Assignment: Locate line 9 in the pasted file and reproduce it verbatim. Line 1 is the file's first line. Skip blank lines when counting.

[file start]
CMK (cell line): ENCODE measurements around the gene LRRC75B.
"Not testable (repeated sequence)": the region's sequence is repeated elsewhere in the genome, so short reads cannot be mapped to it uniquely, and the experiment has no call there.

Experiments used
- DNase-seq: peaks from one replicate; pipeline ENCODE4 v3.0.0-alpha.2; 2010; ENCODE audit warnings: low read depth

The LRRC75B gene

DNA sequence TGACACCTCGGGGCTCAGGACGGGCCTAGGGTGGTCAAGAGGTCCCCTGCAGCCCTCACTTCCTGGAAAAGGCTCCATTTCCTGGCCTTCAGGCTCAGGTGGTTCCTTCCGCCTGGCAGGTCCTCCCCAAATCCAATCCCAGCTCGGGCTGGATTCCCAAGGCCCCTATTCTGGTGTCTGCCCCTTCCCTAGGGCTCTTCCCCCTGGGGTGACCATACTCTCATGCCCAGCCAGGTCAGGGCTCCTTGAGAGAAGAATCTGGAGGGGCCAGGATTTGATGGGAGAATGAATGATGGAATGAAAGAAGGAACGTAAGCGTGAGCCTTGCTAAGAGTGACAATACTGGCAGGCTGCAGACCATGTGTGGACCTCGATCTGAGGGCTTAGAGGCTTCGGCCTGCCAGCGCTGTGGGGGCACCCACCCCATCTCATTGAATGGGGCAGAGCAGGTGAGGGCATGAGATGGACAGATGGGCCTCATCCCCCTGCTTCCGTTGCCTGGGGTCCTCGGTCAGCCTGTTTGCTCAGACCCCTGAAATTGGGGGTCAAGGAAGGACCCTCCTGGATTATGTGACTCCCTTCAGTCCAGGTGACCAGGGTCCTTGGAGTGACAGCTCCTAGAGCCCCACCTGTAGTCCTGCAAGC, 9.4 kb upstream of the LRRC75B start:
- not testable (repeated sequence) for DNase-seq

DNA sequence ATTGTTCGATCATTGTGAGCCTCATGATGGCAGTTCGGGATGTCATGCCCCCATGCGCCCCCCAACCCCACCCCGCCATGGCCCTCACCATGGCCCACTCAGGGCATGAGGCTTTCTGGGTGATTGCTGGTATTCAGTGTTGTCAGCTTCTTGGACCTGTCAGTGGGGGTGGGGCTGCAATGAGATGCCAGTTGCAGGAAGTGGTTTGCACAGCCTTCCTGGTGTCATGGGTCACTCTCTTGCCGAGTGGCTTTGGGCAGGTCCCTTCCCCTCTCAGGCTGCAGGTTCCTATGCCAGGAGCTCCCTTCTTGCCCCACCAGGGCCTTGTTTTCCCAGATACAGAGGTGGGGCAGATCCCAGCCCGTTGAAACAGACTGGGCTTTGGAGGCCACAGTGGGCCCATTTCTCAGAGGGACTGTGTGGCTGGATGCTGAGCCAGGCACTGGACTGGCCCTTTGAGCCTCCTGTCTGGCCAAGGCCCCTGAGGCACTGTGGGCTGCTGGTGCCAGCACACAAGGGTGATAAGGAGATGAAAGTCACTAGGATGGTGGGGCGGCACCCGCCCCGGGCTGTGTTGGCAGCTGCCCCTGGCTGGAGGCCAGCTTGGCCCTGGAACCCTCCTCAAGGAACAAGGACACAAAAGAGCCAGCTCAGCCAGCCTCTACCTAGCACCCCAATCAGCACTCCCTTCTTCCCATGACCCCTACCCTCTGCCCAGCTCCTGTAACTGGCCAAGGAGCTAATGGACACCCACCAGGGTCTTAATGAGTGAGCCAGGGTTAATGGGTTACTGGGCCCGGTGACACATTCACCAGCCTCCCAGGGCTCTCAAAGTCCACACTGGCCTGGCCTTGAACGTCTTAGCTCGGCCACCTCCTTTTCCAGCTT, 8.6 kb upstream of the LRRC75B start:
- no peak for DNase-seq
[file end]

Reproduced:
- no peak for DNase-seq